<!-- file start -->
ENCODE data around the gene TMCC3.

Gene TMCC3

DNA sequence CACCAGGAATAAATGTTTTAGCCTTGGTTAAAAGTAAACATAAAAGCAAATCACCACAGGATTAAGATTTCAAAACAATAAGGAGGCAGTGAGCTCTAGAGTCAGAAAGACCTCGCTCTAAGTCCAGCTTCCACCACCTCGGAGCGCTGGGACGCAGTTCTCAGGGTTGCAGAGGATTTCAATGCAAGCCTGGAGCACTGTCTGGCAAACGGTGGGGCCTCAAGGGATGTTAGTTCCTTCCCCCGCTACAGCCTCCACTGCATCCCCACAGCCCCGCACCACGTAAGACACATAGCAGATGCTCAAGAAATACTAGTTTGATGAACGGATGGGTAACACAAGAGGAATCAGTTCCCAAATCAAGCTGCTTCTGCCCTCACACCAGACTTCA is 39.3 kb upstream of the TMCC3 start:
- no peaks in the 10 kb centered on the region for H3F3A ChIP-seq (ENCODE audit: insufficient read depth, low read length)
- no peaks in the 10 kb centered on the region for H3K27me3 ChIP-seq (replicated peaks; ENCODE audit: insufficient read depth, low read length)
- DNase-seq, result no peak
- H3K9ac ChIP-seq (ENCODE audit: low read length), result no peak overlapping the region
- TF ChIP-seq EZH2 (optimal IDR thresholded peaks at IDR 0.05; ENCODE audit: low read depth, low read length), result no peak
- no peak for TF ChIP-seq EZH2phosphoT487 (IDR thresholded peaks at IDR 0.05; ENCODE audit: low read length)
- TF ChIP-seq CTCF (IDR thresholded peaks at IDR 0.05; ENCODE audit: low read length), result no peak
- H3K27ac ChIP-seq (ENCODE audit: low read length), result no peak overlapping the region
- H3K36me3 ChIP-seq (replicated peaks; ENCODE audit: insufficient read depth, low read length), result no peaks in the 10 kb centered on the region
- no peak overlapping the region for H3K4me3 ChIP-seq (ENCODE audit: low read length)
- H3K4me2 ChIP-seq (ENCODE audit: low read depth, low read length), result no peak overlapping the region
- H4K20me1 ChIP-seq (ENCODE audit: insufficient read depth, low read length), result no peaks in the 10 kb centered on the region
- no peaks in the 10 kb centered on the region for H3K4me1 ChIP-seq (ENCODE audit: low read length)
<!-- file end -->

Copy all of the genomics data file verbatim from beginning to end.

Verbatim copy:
ENCODE data around the gene TMCC3.

Gene TMCC3

DNA sequence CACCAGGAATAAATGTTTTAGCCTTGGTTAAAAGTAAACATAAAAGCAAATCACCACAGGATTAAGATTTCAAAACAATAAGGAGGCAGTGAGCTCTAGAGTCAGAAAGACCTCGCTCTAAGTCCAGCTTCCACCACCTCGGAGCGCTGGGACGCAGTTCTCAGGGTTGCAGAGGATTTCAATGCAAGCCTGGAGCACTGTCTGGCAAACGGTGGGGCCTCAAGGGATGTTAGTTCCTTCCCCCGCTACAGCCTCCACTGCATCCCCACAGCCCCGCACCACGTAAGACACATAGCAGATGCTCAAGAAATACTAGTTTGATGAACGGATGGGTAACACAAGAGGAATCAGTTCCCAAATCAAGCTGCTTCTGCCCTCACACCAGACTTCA is 39.3 kb upstream of the TMCC3 start:
- no peaks in the 10 kb centered on the region for H3F3A ChIP-seq (ENCODE audit: insufficient read depth, low read length)
- no peaks in the 10 kb centered on the region for H3K27me3 ChIP-seq (replicated peaks; ENCODE audit: insufficient read depth, low read length)
- DNase-seq, result no peak
- H3K9ac ChIP-seq (ENCODE audit: low read length), result no peak overlapping the region
- TF ChIP-seq EZH2 (optimal IDR thresholded peaks at IDR 0.05; ENCODE audit: low read depth, low read length), result no peak
- no peak for TF ChIP-seq EZH2phosphoT487 (IDR thresholded peaks at IDR 0.05; ENCODE audit: low read length)
- TF ChIP-seq CTCF (IDR thresholded peaks at IDR 0.05; ENCODE audit: low read length), result no peak
- H3K27ac ChIP-seq (ENCODE audit: low read length), result no peak overlapping the region
- H3K36me3 ChIP-seq (replicated peaks; ENCODE audit: insufficient read depth, low read length), result no peaks in the 10 kb centered on the region
- no peak overlapping the region for H3K4me3 ChIP-seq (ENCODE audit: low read length)
- H3K4me2 ChIP-seq (ENCODE audit: low read depth, low read length), result no peak overlapping the region
- H4K20me1 ChIP-seq (ENCODE audit: insufficient read depth, low read length), result no peaks in the 10 kb centered on the region
- no peaks in the 10 kb centered on the region for H3K4me1 ChIP-seq (ENCODE audit: low read length)